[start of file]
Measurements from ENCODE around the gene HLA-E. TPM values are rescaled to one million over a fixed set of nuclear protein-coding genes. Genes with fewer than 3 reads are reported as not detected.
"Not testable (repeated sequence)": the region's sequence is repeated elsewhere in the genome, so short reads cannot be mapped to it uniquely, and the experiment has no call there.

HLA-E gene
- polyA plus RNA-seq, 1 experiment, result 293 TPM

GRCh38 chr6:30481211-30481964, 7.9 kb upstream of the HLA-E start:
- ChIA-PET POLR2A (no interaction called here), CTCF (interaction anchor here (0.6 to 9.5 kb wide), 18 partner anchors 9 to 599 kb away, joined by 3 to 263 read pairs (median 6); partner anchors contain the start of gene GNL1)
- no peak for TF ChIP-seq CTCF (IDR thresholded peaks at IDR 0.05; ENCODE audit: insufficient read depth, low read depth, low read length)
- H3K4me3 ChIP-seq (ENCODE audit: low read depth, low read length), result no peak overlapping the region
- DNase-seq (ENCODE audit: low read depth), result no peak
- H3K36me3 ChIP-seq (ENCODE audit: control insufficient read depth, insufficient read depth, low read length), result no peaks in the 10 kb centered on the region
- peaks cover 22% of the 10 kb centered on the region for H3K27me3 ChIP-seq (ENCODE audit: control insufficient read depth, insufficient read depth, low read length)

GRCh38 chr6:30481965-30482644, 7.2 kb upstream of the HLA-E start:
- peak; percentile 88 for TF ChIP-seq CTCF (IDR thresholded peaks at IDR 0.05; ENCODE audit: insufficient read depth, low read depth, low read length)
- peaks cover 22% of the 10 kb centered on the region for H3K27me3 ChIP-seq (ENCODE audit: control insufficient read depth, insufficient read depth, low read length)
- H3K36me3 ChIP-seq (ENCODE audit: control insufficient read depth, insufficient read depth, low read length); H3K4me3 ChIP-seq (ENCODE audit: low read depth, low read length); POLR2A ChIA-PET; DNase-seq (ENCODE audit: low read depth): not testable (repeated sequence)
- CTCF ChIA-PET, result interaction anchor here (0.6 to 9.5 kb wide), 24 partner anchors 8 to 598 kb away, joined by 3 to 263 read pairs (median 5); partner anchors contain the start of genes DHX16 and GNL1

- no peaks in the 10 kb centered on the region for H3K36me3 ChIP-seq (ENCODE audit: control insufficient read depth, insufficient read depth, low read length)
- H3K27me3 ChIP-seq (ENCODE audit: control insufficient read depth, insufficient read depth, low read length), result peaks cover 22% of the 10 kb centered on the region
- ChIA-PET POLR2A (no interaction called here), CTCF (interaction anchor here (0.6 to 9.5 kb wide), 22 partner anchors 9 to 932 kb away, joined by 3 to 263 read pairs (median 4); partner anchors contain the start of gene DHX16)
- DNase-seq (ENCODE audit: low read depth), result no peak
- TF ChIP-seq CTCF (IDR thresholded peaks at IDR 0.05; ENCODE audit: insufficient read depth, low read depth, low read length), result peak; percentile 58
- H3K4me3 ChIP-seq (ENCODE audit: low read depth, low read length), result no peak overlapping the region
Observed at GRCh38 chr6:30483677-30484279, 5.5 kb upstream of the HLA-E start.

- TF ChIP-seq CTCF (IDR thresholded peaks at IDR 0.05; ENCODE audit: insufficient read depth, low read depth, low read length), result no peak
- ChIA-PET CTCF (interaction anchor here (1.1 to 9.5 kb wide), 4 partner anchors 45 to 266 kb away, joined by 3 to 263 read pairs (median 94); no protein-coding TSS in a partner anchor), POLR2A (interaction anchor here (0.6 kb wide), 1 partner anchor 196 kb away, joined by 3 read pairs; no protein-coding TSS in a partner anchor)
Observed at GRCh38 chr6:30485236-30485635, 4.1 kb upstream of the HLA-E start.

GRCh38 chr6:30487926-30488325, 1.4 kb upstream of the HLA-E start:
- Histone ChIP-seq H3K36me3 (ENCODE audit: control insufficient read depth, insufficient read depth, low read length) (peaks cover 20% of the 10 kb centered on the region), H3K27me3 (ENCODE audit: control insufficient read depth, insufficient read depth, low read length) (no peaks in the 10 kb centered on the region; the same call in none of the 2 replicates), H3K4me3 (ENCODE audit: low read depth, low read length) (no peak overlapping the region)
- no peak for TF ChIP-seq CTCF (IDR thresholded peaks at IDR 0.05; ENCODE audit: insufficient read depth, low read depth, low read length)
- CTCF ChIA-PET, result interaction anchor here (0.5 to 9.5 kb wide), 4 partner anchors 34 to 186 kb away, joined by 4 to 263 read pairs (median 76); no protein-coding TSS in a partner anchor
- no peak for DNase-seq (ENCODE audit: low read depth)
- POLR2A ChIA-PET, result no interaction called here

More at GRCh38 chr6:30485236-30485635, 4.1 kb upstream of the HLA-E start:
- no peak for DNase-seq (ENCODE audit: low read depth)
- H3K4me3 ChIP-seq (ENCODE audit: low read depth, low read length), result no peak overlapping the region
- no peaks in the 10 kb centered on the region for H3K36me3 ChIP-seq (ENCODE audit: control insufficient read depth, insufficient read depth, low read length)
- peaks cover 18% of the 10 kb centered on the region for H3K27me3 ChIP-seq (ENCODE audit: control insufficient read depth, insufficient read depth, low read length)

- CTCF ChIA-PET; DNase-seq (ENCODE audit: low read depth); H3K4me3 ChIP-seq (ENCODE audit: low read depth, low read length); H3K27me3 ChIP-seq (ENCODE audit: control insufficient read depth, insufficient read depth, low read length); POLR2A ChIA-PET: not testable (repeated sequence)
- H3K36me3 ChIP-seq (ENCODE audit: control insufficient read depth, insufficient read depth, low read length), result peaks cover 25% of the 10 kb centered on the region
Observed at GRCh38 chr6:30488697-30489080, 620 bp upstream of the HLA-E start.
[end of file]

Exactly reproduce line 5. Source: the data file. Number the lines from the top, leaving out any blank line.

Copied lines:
GRCh38 chr6:30481211-30481964, 7.9 kb upstream of the HLA-E start: